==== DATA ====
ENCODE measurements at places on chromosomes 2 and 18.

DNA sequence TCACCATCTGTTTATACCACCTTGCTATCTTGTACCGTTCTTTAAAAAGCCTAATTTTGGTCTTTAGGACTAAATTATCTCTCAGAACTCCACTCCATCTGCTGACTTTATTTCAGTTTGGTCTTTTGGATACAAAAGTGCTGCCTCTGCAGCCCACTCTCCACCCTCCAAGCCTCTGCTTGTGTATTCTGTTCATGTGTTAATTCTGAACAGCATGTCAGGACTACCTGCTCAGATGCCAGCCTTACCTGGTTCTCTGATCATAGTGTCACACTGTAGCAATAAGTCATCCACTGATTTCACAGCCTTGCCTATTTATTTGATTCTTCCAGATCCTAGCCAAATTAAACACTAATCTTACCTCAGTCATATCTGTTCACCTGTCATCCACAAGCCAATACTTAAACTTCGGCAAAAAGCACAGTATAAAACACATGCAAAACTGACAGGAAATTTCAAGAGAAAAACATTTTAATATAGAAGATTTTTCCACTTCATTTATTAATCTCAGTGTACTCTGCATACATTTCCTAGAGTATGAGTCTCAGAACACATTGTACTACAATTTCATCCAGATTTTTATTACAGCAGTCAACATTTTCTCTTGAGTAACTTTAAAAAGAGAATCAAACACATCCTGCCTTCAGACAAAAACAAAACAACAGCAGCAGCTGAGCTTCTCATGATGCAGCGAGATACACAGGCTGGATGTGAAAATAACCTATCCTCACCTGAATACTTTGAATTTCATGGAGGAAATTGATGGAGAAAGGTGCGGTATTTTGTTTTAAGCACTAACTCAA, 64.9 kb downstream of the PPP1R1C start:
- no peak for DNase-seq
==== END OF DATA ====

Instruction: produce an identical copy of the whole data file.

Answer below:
ENCODE measurements at places on chromosomes 2 and 18.

DNA sequence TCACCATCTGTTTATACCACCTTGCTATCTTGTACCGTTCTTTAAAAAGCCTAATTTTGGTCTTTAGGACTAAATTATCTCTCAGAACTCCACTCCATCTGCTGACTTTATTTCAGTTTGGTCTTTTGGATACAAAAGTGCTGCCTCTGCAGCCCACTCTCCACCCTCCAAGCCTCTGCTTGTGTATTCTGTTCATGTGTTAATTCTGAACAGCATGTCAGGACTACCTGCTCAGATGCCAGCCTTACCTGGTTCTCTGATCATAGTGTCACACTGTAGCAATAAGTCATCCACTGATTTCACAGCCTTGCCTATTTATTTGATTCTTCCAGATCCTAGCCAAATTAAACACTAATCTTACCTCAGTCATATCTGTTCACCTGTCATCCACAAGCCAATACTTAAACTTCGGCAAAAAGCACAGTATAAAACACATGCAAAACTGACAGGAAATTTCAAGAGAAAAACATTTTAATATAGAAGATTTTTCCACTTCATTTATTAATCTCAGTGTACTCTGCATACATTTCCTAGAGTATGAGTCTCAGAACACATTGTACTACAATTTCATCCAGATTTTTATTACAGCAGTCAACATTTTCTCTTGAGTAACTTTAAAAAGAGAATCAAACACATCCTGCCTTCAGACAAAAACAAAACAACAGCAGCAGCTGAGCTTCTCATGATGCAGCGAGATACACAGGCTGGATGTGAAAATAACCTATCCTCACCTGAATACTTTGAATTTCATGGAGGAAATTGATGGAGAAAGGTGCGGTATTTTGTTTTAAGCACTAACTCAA, 64.9 kb downstream of the PPP1R1C start:
- no peak for DNase-seq